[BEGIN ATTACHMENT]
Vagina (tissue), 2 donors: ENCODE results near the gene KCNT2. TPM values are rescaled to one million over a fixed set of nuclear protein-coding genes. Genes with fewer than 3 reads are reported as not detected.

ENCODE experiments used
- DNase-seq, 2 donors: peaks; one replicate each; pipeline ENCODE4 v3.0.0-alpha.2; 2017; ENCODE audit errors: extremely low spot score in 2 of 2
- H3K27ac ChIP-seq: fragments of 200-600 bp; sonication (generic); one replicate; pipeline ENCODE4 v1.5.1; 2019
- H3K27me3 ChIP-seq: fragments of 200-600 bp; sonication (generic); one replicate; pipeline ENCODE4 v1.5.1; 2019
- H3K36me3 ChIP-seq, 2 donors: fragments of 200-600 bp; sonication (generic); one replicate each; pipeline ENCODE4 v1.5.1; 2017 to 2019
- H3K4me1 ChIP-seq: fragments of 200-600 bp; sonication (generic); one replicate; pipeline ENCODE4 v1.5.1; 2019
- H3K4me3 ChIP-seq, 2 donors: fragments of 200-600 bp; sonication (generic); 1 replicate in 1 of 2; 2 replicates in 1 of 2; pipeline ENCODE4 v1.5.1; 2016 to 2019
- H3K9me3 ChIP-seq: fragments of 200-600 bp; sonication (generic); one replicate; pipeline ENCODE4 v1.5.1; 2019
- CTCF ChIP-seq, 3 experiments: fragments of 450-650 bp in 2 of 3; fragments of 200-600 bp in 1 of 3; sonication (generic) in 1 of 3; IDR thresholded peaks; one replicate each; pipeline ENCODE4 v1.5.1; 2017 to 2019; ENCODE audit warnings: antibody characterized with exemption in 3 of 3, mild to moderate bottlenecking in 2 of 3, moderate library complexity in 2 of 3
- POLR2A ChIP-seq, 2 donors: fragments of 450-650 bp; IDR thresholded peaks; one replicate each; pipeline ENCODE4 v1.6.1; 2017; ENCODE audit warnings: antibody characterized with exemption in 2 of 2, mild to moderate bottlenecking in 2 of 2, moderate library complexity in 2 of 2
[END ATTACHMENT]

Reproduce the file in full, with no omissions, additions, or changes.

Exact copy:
Vagina (tissue), 2 donors: ENCODE results near the gene KCNT2. TPM values are rescaled to one million over a fixed set of nuclear protein-coding genes. Genes with fewer than 3 reads are reported as not detected.

ENCODE experiments used
- DNase-seq, 2 donors: peaks; one replicate each; pipeline ENCODE4 v3.0.0-alpha.2; 2017; ENCODE audit errors: extremely low spot score in 2 of 2
- H3K27ac ChIP-seq: fragments of 200-600 bp; sonication (generic); one replicate; pipeline ENCODE4 v1.5.1; 2019
- H3K27me3 ChIP-seq: fragments of 200-600 bp; sonication (generic); one replicate; pipeline ENCODE4 v1.5.1; 2019
- H3K36me3 ChIP-seq, 2 donors: fragments of 200-600 bp; sonication (generic); one replicate each; pipeline ENCODE4 v1.5.1; 2017 to 2019
- H3K4me1 ChIP-seq: fragments of 200-600 bp; sonication (generic); one replicate; pipeline ENCODE4 v1.5.1; 2019
- H3K4me3 ChIP-seq, 2 donors: fragments of 200-600 bp; sonication (generic); 1 replicate in 1 of 2; 2 replicates in 1 of 2; pipeline ENCODE4 v1.5.1; 2016 to 2019
- H3K9me3 ChIP-seq: fragments of 200-600 bp; sonication (generic); one replicate; pipeline ENCODE4 v1.5.1; 2019
- CTCF ChIP-seq, 3 experiments: fragments of 450-650 bp in 2 of 3; fragments of 200-600 bp in 1 of 3; sonication (generic) in 1 of 3; IDR thresholded peaks; one replicate each; pipeline ENCODE4 v1.5.1; 2017 to 2019; ENCODE audit warnings: antibody characterized with exemption in 3 of 3, mild to moderate bottlenecking in 2 of 3, moderate library complexity in 2 of 3
- POLR2A ChIP-seq, 2 donors: fragments of 450-650 bp; IDR thresholded peaks; one replicate each; pipeline ENCODE4 v1.6.1; 2017; ENCODE audit warnings: antibody characterized with exemption in 2 of 2, mild to moderate bottlenecking in 2 of 2, moderate library complexity in 2 of 2